Among Japan’s many fashion tribes, one of the less explored is the Roller-zoku. For over 30 years, the Roller-zoku have been borrowing vintage styles, gathering together to listen to loud rock n’ roll music, and sporting leather, denim and big, greased-up pompadours called “regents.”
Foreigners often lump these individuals in with the group of Roller-zoku seen in Tokyo’s Yoyogi park every Sunday—but in fact, this tribe can be found all over Tokyo. The Roller-zoku grew from the roots of both 1950s & 1960s Rock n’ Roll and Rockabilly, as Japanese record labels did not differentiate between these musical categories at the time of their introduction.
These early rock n’ roll styles were popular in Japan and the rest of the world simultaneously, but by the late 1970s, a revival prompted the Roller-zoku to take on the fashions that still define them today. On the musical side, bands like the Cools and Carol were at the forefront of this return to rock and began garbing themselves in leather jackets, greased-back hair and motorcycles.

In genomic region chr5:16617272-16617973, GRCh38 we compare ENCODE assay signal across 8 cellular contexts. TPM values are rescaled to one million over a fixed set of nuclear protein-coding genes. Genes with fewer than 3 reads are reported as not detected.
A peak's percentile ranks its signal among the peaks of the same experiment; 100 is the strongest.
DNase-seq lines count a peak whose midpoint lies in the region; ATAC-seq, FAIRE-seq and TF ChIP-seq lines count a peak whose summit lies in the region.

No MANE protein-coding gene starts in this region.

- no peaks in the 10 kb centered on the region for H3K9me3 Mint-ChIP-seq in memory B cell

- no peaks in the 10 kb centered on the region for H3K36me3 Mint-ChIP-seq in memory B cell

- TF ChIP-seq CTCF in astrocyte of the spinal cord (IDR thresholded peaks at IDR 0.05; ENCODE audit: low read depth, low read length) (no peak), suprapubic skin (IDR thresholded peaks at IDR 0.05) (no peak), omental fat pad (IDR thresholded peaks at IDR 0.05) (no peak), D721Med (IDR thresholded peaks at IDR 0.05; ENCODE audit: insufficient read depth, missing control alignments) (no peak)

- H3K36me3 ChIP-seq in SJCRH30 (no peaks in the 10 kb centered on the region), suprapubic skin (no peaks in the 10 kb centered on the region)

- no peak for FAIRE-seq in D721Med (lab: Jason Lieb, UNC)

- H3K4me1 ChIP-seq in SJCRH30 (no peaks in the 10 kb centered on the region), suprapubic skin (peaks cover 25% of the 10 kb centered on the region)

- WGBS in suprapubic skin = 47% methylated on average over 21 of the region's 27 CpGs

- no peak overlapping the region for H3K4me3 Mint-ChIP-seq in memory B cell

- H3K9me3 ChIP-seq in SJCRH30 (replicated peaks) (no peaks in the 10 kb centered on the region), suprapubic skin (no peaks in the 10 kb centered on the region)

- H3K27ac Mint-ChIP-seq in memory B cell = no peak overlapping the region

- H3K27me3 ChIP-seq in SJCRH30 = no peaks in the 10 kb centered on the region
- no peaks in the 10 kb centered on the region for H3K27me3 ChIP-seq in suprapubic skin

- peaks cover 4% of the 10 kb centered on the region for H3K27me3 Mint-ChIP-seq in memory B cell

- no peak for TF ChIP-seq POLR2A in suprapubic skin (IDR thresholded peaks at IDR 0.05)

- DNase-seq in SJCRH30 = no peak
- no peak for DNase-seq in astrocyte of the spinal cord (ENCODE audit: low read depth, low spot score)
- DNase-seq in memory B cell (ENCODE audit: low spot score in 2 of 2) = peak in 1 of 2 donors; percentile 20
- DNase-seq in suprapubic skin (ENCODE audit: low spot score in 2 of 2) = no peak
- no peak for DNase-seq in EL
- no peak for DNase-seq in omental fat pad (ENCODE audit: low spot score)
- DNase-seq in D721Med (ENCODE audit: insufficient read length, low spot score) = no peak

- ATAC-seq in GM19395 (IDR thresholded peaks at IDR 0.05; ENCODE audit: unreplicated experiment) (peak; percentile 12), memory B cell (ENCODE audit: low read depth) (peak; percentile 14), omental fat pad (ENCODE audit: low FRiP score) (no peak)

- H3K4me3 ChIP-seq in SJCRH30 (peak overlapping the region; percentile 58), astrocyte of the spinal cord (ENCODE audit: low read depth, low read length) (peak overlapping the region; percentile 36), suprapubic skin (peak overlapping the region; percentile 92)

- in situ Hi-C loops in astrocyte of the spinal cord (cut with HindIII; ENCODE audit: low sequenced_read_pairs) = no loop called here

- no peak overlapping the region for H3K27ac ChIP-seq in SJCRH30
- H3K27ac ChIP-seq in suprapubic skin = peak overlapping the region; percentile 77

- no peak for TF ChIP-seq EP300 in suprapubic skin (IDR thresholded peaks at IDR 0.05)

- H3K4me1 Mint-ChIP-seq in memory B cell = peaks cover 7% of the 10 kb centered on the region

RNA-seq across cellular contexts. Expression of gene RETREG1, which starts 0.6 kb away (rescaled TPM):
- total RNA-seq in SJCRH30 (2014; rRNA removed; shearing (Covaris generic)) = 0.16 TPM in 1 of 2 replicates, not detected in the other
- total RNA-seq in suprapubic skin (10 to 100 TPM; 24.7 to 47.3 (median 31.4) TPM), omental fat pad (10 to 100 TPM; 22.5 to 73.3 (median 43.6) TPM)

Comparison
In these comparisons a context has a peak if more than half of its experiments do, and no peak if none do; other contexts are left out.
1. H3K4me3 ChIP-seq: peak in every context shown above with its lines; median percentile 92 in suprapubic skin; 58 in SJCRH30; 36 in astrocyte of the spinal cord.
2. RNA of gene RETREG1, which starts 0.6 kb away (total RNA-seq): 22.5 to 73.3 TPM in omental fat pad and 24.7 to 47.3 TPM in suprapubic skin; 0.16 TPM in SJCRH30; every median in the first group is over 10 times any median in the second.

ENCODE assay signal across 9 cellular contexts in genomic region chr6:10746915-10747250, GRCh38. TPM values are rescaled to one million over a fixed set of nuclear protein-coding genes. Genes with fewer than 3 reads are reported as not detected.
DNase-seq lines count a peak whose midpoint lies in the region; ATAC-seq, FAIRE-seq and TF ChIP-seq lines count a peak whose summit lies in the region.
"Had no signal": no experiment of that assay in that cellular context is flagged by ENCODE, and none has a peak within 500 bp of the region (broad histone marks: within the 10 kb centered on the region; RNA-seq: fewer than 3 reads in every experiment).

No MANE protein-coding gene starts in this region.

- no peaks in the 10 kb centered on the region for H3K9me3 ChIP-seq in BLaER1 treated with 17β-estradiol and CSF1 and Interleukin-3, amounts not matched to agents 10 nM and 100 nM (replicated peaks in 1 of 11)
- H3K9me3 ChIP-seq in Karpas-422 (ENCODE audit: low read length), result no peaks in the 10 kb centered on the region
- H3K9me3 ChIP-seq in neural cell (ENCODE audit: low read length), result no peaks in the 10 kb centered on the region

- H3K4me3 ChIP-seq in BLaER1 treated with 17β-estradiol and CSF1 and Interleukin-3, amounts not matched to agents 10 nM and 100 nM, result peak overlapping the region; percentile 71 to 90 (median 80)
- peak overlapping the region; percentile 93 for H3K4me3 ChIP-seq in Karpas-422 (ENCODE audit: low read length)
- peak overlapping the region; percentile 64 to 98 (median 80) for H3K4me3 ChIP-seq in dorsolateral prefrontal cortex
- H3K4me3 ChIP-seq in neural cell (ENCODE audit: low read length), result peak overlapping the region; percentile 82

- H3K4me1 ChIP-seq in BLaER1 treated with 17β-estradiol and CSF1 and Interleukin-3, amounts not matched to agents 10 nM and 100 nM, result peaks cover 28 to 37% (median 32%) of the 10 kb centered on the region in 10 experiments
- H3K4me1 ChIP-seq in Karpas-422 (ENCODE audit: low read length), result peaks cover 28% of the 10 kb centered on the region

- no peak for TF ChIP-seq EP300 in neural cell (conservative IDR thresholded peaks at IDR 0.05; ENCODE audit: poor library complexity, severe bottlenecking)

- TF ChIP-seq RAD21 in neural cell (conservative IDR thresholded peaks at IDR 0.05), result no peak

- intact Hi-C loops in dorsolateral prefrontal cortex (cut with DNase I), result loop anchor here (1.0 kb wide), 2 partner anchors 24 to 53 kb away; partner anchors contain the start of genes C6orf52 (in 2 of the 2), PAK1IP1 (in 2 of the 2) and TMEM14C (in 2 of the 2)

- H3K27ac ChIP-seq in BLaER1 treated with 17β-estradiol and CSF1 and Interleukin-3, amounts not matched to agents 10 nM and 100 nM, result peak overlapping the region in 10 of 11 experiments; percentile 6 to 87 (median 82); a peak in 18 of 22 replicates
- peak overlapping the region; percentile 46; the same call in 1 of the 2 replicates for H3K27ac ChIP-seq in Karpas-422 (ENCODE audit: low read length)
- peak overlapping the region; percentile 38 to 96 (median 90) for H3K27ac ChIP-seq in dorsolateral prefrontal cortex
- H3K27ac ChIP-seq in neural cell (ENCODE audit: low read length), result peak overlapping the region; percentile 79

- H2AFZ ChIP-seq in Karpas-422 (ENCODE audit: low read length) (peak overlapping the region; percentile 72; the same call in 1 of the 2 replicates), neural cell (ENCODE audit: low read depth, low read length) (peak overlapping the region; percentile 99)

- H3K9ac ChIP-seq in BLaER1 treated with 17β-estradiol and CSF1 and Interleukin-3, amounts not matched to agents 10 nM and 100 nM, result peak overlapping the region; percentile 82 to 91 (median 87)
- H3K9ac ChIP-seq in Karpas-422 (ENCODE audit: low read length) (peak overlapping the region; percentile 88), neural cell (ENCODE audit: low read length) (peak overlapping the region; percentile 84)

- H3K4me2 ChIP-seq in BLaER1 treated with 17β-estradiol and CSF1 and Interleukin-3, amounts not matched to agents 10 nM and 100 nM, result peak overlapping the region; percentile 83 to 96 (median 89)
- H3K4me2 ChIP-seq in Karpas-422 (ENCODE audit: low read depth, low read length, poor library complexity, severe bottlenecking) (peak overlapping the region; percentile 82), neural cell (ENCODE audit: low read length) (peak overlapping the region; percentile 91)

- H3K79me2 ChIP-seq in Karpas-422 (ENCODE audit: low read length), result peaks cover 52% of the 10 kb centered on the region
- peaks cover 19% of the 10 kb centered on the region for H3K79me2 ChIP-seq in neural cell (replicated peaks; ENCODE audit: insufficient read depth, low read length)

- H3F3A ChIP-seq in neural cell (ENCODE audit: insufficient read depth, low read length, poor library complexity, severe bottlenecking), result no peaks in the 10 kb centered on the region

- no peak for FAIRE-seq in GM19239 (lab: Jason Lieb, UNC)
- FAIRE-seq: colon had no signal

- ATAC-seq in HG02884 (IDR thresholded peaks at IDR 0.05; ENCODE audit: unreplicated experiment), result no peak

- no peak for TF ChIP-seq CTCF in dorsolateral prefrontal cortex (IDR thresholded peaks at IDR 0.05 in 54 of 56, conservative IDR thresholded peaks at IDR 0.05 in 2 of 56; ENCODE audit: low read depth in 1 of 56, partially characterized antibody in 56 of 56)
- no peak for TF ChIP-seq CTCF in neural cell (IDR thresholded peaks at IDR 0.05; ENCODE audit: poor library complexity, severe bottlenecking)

Unlike some fashion tribes, these greasers are people of all ages, young and old. A distinctive aspect of this tribe is that some of its members have a predilection for dancing, which can be seen in Tokyo’s parks on weekends. Much like early hip-hop was associated with breakdancing, Roller-zoku have their own brand of dancing—incorporating classic rock n’ roll dancing with intricate footwork, acrobatics, and theatricality.
This portrait series was created in Tokyo over five weeks in 2013 and 2015, shooting at parks, parties, bars and music venues across the city.
If you enjoyed this article, you might also like these previous features: Skins and Suedes, Owen Harvey’s series on this unique subculture’s complex history; Bowie, a set of striking portraits of the late icon; and Land 250, Polaroid portraits taken by the one and only Patti Smith.